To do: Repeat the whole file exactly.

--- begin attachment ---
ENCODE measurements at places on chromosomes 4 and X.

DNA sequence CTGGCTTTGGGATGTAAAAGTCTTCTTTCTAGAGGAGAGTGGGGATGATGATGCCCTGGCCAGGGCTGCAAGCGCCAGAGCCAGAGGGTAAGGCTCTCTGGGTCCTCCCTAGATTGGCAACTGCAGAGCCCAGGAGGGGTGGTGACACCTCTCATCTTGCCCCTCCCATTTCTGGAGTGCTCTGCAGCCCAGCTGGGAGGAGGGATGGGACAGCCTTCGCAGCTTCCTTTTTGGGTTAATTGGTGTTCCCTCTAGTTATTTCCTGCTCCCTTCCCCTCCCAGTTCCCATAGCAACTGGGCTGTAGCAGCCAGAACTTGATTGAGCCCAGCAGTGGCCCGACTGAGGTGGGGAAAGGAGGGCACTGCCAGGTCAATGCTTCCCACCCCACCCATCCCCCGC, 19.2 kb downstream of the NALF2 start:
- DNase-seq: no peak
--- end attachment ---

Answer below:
ENCODE measurements at places on chromosomes 4 and X.

DNA sequence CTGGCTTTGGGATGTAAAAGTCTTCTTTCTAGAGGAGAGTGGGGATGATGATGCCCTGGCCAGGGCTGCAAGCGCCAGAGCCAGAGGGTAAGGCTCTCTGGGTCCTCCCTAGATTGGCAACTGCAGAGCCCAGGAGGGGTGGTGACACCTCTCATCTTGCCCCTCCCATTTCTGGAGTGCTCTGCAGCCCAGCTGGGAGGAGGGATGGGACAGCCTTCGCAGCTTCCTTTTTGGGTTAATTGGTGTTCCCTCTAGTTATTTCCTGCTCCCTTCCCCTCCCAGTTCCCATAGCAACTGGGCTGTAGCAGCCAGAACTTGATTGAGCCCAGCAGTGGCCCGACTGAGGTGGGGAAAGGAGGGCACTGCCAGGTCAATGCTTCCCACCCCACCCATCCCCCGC, 19.2 kb downstream of the NALF2 start:
- DNase-seq: no peak